The Limes, Essendon

This property, once part of the estate belonging to Essendon Place, is adjacent to the large walled vegetable garden, the house being possibly the residence of the head gardener. There were cold frames and three vine houses and along the wall were two wide herbaceous borders leading to an orchard at the far end. The borders and the orchard were ploughed up to grow crops during the war. The greenhouses fell into disrepair and cold frames disappeared.

When we bought the house, there was little planting in the garden. It comprised two sections separated by a low wall. The part next to the road was mainly lawn with a wooded area at one end. Beyond the wall there was a grass tennis court, separated from the field beyond by a hawthorn hedge. The greenhouses, which were not included in the sale, were falling down though the vines still lived. We eventually acquired the field and vine houses. The latter were in such a dangerous state that two had to be demolished, but we rebuilt the third one where the five original vines still thrive. The other two vines grow under a pergola but those grapes don’t usually ripen unless there is an exceptionally hot summer.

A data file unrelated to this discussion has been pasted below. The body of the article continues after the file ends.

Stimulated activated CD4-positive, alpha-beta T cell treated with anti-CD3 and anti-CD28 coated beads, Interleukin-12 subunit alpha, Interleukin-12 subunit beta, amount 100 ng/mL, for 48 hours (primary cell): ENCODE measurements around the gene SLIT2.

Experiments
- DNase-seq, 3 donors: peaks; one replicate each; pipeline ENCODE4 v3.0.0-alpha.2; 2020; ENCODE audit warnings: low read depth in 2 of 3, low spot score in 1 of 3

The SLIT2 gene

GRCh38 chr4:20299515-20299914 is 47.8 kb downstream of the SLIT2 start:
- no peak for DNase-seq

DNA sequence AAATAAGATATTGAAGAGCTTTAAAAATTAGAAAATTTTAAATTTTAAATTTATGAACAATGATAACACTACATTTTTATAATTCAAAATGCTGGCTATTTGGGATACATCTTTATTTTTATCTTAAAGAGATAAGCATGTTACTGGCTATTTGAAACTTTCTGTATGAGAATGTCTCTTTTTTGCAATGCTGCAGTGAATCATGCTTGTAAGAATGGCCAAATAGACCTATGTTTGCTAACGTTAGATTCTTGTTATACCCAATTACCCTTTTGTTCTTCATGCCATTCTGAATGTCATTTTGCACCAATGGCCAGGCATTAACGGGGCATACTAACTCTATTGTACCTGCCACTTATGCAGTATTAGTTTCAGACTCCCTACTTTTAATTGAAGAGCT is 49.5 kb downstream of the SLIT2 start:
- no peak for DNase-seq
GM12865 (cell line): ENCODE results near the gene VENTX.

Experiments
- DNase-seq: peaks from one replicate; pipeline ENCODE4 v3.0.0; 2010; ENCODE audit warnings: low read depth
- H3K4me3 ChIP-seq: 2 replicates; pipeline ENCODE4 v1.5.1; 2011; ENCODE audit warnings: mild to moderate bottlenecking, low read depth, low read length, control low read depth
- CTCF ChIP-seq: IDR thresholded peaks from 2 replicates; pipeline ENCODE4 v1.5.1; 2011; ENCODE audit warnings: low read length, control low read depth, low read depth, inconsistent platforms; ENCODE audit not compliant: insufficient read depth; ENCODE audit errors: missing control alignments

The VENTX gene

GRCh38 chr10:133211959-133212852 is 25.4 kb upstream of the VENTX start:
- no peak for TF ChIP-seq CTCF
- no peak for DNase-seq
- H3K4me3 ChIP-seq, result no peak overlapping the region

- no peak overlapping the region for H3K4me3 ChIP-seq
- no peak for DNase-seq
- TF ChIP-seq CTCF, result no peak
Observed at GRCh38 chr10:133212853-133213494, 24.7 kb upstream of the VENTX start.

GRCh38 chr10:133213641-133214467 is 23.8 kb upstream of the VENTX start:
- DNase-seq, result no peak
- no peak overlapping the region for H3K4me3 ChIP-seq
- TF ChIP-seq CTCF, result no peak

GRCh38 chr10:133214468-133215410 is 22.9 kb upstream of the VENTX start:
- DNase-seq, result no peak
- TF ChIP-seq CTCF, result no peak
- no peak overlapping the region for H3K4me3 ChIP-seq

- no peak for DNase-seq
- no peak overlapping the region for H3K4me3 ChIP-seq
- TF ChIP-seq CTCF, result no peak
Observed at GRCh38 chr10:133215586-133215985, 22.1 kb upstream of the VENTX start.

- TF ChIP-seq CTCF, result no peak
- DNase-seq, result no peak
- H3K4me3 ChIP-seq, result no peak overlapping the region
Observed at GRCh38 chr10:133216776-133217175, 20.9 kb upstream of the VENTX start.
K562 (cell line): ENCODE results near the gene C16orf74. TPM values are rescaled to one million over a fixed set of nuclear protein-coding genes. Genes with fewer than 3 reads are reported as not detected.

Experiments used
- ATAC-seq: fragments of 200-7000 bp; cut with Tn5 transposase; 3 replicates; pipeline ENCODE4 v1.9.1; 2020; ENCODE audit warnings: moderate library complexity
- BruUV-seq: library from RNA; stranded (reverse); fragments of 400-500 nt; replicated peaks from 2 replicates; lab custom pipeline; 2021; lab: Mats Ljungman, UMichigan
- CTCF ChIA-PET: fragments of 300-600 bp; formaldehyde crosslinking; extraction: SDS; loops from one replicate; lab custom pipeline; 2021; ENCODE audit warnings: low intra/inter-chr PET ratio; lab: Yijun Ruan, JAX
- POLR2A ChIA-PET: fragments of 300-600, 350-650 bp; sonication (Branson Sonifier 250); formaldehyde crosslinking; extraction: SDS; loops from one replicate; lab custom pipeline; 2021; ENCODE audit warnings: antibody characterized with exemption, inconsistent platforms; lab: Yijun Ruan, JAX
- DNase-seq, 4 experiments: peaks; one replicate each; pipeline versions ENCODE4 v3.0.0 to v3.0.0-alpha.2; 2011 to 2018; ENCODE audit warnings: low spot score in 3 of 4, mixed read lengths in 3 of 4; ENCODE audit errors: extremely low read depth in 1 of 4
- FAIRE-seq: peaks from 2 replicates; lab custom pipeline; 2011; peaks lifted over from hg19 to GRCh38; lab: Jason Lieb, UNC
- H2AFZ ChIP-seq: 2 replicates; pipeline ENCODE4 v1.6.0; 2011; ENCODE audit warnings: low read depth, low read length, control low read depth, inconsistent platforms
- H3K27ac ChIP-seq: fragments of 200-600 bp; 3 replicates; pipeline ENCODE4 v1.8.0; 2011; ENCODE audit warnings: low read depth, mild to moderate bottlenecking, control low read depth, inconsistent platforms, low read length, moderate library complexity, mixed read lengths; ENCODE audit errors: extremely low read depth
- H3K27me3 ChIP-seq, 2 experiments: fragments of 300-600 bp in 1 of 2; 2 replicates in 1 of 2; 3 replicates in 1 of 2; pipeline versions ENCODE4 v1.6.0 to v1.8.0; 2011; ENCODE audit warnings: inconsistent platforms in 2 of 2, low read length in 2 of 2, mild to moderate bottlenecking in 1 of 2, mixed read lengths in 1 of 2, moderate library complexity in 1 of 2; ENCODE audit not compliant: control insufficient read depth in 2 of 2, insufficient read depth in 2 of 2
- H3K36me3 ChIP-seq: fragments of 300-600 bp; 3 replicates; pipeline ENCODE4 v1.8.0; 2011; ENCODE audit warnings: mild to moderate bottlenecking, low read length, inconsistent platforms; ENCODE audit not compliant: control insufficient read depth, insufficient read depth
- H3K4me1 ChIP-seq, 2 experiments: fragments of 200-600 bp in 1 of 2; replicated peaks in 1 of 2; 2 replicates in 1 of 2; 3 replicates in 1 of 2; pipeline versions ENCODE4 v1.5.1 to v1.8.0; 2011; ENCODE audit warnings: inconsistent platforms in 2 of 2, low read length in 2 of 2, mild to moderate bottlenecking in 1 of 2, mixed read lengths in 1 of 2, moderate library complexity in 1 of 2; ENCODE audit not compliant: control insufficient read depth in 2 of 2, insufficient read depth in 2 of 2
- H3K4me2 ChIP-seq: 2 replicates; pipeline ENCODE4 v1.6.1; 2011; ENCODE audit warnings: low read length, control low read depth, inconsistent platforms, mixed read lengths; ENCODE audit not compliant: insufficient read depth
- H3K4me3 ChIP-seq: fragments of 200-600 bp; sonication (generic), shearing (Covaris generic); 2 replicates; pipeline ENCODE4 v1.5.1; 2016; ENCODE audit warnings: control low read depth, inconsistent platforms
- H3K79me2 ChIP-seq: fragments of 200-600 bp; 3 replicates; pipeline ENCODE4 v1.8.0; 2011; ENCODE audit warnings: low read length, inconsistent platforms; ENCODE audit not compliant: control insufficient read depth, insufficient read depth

In the field along the south facing wall of the walled garden (now a separate property), we planted fruit trees, plums and cherries, loganberries and blackberries, and climbing roses. In front of that we created a vegetable garden. Also, in the field we have planted a beech tree, plane tree, snakebark maple, Cornus Kousa and various other trees, and replaced the hawthorn hedge with a variety of shrubs. In the old part of the garden we added three borders with shrub roses and herbaceous plants. The main problem here, apart from the usual snails and slugs, are the voracious rabbits, deer and occasional badger.

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